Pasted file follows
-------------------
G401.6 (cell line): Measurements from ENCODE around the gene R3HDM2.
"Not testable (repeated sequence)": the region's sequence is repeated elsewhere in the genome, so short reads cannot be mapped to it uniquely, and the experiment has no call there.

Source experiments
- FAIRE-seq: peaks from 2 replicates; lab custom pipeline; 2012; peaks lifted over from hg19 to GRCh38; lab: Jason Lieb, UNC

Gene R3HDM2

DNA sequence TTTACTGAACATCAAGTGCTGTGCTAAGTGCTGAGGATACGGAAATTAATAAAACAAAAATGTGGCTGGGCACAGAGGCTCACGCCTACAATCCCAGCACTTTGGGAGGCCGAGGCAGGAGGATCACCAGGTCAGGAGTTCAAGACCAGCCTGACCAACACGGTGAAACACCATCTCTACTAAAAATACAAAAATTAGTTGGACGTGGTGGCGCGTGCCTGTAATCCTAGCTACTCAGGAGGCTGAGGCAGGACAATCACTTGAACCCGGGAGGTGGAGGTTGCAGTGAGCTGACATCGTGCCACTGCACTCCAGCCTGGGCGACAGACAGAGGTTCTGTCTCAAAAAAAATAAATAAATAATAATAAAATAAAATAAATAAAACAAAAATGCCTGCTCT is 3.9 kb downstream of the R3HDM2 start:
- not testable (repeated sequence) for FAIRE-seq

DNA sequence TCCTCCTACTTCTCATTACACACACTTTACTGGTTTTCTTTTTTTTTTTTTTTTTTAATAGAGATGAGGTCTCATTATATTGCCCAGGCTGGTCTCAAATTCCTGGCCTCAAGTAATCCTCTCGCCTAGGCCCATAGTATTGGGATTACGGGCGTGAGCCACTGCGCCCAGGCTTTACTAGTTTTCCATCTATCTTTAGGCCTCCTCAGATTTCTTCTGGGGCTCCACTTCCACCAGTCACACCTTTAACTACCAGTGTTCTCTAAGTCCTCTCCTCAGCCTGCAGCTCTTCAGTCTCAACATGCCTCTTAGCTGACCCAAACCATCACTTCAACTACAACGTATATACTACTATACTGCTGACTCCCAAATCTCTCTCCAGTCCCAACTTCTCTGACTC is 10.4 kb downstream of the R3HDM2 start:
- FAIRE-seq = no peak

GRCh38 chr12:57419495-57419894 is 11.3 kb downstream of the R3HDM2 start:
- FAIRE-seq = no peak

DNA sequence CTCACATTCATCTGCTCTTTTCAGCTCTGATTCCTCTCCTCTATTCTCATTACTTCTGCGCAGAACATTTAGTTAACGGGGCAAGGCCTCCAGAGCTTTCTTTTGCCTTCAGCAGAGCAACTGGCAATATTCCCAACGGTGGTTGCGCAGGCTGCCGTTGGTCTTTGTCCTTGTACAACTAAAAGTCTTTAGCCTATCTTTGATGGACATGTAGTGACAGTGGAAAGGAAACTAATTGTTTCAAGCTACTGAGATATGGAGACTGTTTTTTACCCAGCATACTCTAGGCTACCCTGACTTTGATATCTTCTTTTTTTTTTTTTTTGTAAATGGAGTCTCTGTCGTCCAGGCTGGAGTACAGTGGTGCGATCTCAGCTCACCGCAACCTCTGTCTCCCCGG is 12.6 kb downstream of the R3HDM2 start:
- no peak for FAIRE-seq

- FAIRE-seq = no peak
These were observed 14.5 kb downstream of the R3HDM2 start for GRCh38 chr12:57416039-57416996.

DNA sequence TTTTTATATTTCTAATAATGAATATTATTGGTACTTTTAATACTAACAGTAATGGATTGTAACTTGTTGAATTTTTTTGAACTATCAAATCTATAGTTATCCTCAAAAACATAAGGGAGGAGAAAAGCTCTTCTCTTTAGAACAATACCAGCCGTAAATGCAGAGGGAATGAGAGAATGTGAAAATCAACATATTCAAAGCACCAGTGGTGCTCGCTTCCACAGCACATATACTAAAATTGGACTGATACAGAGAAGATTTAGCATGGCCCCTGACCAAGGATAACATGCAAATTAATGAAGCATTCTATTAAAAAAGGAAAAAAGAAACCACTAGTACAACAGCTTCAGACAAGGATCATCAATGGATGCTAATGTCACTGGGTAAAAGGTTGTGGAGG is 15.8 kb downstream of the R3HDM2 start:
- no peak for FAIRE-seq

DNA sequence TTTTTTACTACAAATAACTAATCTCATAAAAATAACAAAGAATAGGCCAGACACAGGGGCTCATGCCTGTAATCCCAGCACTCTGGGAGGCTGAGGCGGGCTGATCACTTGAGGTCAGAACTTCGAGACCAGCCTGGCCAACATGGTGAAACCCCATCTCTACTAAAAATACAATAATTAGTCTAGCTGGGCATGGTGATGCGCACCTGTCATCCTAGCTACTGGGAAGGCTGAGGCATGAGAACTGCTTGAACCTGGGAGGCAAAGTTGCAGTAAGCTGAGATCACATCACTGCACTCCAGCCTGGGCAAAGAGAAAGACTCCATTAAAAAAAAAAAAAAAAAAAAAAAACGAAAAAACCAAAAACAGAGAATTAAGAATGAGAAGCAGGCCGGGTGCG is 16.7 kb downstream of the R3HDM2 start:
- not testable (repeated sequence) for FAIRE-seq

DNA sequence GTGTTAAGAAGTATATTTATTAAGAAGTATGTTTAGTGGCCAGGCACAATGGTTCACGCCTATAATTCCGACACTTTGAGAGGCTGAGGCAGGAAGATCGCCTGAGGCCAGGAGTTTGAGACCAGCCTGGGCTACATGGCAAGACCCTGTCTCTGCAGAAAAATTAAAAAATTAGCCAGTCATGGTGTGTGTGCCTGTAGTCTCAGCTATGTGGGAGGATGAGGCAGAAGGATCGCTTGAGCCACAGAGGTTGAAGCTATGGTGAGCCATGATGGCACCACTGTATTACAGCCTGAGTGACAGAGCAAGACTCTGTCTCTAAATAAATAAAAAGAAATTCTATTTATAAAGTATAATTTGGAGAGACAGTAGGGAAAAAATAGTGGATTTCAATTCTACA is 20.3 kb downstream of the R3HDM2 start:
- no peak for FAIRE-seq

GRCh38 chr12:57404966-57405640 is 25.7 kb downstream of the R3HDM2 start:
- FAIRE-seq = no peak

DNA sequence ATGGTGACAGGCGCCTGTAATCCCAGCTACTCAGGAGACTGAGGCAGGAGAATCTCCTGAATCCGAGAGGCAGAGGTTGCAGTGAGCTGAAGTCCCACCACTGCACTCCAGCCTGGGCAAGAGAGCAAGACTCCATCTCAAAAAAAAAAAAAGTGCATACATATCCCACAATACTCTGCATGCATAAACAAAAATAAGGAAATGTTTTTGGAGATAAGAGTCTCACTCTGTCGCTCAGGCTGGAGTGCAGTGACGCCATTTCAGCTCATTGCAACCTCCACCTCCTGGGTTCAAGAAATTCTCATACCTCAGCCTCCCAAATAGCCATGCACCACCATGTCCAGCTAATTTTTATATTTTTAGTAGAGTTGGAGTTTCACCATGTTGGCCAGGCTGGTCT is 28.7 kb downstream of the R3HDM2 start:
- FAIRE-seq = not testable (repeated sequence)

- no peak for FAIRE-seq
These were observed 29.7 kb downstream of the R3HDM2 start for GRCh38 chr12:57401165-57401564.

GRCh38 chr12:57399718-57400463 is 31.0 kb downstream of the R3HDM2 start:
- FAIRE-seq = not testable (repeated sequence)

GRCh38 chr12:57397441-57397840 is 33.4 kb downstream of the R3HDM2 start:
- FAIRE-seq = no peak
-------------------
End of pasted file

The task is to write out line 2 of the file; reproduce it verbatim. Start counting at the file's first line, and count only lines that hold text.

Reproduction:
"Not testable (repeated sequence)": the region's sequence is repeated elsewhere in the genome, so short reads cannot be mapped to it uniquely, and the experiment has no call there.